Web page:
The Telstra board and management have thrown another hand grenade into public debate this morning with the simultaneous release of a disappointing full-year profit and a fabulously generous new employment deal for CEO Sol Trujillo.
Telstra pulled the whole market back in morning trade as its shares tumbled 17c to $4.54, vaporising $2 billion off its market capitalisation because investors were unimpressed with a negligible increase in net profit from $3.2 billion to $3.3 billion. The guidance was also underwhelming with forecast EBIT growth of just 3-5% in 2007-08.
Sol’s transformation program is in full swing with a record $5.7 billion in cash expended on capital expenditure in 2006-07 and a further 1,887 jobs shed.
The analysts’ briefing was reasonably upbeat across the operations, save for the usual bleating about an unlevel playing field and a $110 million write-down against Trading Post, confirming what critics said from the start about Ziggy Switkowski’s team paying too much in out-bidding Fairfax for that business.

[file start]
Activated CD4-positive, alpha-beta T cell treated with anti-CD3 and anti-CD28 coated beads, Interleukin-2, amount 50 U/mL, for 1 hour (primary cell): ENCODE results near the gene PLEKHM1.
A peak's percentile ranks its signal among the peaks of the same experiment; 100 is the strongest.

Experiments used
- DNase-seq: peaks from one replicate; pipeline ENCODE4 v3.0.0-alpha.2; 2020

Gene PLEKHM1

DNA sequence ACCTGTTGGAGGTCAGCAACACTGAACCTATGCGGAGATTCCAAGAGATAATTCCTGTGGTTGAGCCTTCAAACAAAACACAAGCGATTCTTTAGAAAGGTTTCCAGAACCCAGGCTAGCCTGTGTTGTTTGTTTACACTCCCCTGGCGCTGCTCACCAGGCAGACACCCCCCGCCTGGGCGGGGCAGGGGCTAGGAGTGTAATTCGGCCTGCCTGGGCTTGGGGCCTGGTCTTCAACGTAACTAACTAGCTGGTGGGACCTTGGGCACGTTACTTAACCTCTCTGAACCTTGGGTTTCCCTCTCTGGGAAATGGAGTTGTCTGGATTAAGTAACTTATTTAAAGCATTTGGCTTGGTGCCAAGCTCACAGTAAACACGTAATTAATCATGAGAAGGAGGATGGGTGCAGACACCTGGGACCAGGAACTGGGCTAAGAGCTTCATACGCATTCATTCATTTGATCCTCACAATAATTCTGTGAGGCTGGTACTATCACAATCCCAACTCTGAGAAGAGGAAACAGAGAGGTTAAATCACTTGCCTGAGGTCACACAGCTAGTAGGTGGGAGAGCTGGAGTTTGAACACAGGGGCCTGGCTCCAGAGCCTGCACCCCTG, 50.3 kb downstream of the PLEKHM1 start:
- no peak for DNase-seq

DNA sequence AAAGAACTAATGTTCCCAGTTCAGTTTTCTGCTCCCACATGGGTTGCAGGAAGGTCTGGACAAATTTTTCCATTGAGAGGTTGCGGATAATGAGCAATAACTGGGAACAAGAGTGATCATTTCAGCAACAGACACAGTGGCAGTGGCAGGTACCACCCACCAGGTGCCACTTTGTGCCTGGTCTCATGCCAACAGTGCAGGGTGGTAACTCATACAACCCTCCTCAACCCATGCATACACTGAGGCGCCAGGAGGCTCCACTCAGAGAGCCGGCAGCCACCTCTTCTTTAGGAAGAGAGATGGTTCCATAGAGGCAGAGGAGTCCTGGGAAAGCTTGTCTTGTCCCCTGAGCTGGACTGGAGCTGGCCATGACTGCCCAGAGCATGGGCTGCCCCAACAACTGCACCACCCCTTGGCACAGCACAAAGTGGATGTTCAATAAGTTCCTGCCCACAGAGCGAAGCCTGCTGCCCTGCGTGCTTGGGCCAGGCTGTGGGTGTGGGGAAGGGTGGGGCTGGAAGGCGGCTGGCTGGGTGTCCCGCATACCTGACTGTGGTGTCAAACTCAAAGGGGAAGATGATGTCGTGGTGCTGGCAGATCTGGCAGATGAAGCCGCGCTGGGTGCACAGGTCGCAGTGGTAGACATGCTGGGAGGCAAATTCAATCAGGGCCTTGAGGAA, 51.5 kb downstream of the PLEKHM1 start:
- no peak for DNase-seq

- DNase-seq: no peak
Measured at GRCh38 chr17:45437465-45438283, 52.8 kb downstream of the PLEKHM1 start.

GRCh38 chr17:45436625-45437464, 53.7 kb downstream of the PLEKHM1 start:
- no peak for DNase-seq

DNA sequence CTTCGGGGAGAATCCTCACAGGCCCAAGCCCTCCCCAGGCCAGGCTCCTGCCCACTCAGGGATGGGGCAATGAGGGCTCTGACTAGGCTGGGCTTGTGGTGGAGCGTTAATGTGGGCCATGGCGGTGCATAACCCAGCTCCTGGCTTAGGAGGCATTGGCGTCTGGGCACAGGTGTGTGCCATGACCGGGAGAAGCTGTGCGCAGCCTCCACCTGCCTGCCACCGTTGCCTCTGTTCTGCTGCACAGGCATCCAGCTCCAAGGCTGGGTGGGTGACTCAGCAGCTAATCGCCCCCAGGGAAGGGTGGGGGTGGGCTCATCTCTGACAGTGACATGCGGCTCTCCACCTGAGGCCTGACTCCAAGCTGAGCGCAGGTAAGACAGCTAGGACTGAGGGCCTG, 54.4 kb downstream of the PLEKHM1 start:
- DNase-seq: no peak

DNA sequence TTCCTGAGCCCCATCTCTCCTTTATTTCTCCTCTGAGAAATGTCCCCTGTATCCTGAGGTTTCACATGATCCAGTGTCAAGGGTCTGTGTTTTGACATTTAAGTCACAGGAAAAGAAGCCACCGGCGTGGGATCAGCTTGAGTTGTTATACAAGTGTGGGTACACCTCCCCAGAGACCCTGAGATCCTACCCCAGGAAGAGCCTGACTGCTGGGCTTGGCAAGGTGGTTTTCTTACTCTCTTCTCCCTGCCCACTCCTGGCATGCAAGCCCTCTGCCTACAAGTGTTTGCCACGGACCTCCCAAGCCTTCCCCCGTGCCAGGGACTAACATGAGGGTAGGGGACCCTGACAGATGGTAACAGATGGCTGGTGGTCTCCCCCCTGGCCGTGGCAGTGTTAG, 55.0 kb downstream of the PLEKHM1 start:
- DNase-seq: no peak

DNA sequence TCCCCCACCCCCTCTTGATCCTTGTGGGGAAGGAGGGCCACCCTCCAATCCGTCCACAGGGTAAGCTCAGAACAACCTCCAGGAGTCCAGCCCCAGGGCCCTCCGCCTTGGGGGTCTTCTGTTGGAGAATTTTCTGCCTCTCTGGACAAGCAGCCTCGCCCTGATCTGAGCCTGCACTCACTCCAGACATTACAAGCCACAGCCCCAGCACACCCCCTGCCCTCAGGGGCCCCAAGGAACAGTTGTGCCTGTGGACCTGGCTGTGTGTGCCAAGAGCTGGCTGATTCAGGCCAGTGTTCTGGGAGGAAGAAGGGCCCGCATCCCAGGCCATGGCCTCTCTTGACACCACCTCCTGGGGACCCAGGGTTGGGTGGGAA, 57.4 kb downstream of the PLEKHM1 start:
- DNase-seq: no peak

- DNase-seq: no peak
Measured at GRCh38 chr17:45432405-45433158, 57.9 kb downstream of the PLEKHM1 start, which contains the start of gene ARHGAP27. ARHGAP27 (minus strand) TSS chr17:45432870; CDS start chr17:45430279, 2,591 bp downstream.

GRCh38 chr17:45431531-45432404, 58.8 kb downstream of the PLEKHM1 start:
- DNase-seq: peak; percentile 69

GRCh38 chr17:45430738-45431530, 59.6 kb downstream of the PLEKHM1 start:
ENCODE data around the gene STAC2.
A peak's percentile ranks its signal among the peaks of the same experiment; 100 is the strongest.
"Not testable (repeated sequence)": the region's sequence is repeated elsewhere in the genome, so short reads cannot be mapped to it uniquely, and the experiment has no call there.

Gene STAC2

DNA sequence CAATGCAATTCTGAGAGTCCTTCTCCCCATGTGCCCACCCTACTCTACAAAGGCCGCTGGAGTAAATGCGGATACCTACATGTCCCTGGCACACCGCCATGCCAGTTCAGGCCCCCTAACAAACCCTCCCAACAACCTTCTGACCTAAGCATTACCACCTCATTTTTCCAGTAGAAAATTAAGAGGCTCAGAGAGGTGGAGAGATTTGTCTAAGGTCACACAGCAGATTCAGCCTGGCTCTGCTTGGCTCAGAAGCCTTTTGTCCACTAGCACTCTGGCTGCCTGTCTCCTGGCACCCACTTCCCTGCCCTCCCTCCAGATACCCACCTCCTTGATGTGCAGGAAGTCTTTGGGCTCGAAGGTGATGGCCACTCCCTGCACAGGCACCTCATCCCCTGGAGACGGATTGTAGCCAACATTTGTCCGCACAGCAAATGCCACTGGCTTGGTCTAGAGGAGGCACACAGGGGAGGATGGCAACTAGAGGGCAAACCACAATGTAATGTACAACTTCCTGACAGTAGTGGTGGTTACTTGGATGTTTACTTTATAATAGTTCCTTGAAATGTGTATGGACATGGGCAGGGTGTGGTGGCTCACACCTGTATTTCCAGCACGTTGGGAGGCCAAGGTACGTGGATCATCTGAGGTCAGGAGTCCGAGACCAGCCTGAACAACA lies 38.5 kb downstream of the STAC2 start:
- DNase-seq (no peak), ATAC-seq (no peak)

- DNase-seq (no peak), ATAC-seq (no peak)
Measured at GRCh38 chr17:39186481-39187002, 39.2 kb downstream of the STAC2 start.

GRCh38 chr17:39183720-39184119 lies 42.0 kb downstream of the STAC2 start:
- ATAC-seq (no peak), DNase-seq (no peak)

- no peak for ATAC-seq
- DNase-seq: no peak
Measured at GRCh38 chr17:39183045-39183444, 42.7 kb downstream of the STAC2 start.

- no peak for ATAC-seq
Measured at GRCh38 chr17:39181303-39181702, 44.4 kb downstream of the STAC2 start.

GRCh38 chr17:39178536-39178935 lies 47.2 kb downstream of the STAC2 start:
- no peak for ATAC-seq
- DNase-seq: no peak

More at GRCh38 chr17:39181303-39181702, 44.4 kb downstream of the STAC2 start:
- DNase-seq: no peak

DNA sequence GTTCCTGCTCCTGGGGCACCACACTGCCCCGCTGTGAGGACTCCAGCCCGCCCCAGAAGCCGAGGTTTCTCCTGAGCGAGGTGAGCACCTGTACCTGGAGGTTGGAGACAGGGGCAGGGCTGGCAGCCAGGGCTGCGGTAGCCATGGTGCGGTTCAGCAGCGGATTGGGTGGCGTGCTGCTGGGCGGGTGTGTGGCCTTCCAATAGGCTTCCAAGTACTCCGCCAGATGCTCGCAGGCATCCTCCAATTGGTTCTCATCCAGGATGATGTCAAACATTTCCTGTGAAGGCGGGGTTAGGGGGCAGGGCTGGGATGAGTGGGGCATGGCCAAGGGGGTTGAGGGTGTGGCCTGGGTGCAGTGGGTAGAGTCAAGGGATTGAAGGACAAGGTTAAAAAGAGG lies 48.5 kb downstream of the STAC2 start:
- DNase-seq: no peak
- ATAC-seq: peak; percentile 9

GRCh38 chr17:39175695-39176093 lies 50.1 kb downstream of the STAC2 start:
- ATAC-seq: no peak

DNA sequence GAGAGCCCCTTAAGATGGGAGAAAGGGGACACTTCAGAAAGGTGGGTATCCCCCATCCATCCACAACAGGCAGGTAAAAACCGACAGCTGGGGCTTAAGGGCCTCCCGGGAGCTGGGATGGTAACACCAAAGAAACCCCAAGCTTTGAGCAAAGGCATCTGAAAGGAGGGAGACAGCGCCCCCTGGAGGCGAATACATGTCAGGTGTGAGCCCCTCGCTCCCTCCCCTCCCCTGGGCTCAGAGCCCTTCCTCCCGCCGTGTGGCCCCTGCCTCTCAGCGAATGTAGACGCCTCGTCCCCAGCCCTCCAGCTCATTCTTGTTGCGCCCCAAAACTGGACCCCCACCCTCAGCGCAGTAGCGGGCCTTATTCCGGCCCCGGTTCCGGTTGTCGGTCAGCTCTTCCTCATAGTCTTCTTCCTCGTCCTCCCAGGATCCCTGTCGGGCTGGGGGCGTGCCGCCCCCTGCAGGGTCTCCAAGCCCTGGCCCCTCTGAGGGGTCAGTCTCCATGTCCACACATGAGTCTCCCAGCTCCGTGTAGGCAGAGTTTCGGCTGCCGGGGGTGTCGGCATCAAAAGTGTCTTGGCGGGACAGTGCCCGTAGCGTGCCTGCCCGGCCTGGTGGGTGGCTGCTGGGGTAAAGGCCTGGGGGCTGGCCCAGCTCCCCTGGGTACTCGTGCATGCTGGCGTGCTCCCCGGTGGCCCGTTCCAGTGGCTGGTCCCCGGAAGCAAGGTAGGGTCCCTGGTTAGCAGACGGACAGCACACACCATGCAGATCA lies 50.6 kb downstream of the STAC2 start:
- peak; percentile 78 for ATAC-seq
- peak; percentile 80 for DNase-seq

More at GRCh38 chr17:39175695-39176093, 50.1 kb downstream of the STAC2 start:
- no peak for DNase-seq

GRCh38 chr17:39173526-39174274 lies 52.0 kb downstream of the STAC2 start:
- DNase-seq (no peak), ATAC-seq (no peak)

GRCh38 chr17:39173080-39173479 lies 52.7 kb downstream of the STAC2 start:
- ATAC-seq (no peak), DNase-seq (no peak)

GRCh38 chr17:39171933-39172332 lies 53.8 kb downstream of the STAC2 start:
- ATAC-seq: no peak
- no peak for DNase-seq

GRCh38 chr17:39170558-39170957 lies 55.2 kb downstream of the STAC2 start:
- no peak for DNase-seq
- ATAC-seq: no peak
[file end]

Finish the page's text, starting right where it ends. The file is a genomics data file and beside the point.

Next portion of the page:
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There’s an avalanche of information to digest in the 304 page statutory accounts, but we’ve got two releases on executive pay issues – the full details of Sol’s lucrative new contract and a long press release headlined “Telstra sets tough performance hurdles”, justifying the new deals which include the issuance of 118 million options to the top 260 executives.
Telstra has taken note of the big protest vote against its remuneration report last year because all options for the senior executive team, excluding Sol’s special deal, will lapse if Telstra doesn’t deliver a total return of 55% between July 2006 and July 2010.
Chairman Don McGauchie declared himself to be “very pleased” that chief operating officer Greg Winn had signed a new deal, but there was no such sentiment for Sol, suggesting relations might have cooled somewhat.
Sol’s new package comprises a $3 million base package and then a short-term incentive capped at $3 million in cash and $3 million in deferred free shares.
The long-term incentive is an options play over 20.6 million shares with the first tranche of 10.3 million shares issued at just $3.67 a share, so they’re already $10 million in the money. The second and third year entitlements are both over 5.17 million shares. Sol’s options start to kick in with just an 11.5% increase in Telstra’s wealth – a disparity that will surely generate some heat internally and with shareholders.
Tougher hurdles kick in for Sol to score all his options, but if the big-talking American can get Telstra shares up to $7 over the next three years, he’ll walk away with more than $100 million from his five year trip Down Under. Based on this morning’s results, that’s no easy task.